Tooth extraction, performed by a dentist, consists in extracting a tooth under local anesthesia. A dental extraction is generally done when a tooth is too decayed to be treated. It can also be to remove a tooth not visible, even under the gum (impacted tooth) as a wisdom tooth.

It hurts?

1 hour before your appointment, you can take a pill of Ibuprofen (advil, motrin…).
Once the anesthetic (numbing) loses its effect, it is normal to feel pain. The period of most intense pain could last 24 to 48 hours after surgery. Pain or discomfort at the site of the operation may last for 3 to 5 days. The pain will be more or less pronounced depending on the person and from one operation to another.
It is important that you rest. The more you move, the more you may feel pain. Call your dentist or oral surgeon if the pain does not decrease after 48 hours, or at any time if you believe that there is a problem.

  • What to do

    • Your dentist or oral surgeon will place a sterile gauze pad in place operated on to reduce bleeding and retain blood during coagulation. One must keep the pad in place for 15 minutes, the pad needs to be changed every 15 minutes till the bleeding stops . If bleeding continues an hour later, place a new gauze and hold a firm and constant pressure on the site for another hour.
    • Relax and keep your head elevated. The fact of resting slows blood flow, reduces bleeding and accelerates healing. Brush your teeth and floss as usual, but avoid contact with the wound and use only a little water. Call your dentist or oral surgeon if you bleed a lot 4 hours or more after the operation.
    • Wait at least 24 hours after surgery before you gently rinse your mouth with warm water. Your dentist or oral surgeon may recommend adding a half-teaspoon of salt in a cup of warm water for each rinse. Rinse your mouth 4 to 5 times per day for 3 or 4 days.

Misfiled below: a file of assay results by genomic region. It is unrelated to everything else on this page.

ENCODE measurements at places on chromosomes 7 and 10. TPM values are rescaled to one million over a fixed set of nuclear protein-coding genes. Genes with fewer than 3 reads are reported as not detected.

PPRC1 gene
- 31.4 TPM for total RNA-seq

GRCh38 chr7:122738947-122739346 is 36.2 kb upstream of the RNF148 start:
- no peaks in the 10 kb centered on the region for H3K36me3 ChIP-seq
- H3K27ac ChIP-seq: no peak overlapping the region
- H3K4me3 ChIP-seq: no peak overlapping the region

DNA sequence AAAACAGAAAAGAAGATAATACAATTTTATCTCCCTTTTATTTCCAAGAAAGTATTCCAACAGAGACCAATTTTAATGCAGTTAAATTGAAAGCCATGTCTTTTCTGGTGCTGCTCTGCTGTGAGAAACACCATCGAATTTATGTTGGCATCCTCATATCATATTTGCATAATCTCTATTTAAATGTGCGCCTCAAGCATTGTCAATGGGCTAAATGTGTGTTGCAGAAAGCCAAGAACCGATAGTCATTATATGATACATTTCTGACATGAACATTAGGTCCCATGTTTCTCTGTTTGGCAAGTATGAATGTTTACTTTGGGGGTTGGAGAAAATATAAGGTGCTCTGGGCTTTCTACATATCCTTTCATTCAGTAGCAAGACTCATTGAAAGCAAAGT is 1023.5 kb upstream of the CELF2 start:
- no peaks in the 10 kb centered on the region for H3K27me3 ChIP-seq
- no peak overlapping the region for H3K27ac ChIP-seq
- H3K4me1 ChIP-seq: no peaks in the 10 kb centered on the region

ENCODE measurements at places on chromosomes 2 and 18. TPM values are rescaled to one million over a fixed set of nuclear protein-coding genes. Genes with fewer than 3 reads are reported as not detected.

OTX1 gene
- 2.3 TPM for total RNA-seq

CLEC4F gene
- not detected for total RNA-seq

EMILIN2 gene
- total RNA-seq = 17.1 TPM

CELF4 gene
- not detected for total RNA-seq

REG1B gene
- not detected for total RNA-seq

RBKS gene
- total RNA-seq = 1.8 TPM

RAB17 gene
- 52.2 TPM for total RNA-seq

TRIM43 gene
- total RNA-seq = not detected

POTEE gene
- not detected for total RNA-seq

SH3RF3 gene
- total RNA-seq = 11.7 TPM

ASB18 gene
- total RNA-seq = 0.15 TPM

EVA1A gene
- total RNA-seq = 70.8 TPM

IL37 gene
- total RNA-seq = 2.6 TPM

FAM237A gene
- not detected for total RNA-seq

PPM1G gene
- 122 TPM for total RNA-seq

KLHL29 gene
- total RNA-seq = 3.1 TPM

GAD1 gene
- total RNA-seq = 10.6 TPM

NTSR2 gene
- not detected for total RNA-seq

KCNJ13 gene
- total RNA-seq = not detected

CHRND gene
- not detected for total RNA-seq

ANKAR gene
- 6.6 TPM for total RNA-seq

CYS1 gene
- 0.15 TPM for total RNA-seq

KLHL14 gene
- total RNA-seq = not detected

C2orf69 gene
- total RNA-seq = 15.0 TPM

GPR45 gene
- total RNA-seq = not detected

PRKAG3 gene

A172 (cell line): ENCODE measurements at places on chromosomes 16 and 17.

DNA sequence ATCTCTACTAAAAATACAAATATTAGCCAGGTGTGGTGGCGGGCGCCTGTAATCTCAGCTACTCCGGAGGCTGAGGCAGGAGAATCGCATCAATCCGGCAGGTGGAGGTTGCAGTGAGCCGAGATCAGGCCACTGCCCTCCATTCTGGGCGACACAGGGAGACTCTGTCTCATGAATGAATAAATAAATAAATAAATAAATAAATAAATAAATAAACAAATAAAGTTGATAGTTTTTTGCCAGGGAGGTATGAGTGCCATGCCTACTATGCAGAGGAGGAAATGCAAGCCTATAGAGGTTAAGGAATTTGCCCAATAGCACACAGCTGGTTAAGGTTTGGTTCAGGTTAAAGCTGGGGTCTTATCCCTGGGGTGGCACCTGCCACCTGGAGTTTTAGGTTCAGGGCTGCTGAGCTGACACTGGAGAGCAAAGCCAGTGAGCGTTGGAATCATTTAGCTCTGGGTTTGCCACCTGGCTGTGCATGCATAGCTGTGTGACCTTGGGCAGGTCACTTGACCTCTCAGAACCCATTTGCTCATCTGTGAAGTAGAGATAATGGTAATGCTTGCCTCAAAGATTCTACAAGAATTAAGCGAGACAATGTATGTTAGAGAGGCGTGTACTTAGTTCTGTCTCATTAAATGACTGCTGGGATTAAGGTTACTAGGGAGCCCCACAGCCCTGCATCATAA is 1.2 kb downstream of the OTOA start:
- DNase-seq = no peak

• What NOT to do

    • Do not rinse your mouth for the first 24 hours, even if the bleeding and oozing leave a bad taste in the mouth.
    • Do not chew the gauze and do not suck the wound.
    • Avoid smoking and drinking alcohol during the next 48 hours, do not spit or drink with a straw (no suction)
    • Do not indulge you in a physical activity for at least 48 hours after surgery.
    • Avoid hot liquids like coffee and tea. Let the soup cool before eating. Hot liquids activate blood circulation and bleeding may start again. Avoid drinking alcohol and smoking during 48 hours following surgery. Alcohol and Tobacco impair coagulation, increase the risk of infection and delay healing.

Your face is swollen?

Your face may swell during the first 24 hours after surgery and stay for 5 to 7 days. When the swelling goes down, it may be that you have a bruise that can last up to 10 days after surgery.   What to do:

  • The FIRST day after surgery

    • The FIRST day following surgery, apply a cold compress on the swollen area. You can make a cold compress by wrapping ice in a towel or you can use a bag of frozen vegetables. Keep the pad 10 minutes. Remove it 10 minutes and do it again. Repeat this process if possible for 24 hours after the operation.

  • The SECOND day after surgery

    • The SECOND day after surgery, apply a little heat on the swelling. You can make a warm compress using a hot water bottle or heating pad wrapped in a towel, but make sure it is not too hot to avoid burns. The heat activates the blood circulation and reduces swelling. Call your dentist or oral surgeon if the swelling increases after 48 hours or if it persists 7 days after the surgical intervention.

Your jaw is sore?

It is possible that your jaw muscles are sore or stiff after surgery and you have difficulty opening your mouth for 7 to 10 days. This may be due to having kept open the mouth during surgery.

  • What to do

    • Lightly massage the jaw muscles with a warm, damp washcloth if they are not too sensitive. Eat easy to chew foods as eggs, bananas and pasta. Drink smoothies (milkshakes), milk and juice. Call your dentist or oral surgeon if, after 7 to 10 days, the jaw muscles are still sore or if you still have difficulty opening the mouth.

  • What NOT to do

    • Do not coerce opening the mouth.
    • Do not chew gum and do not eat hard or difficult to chew foods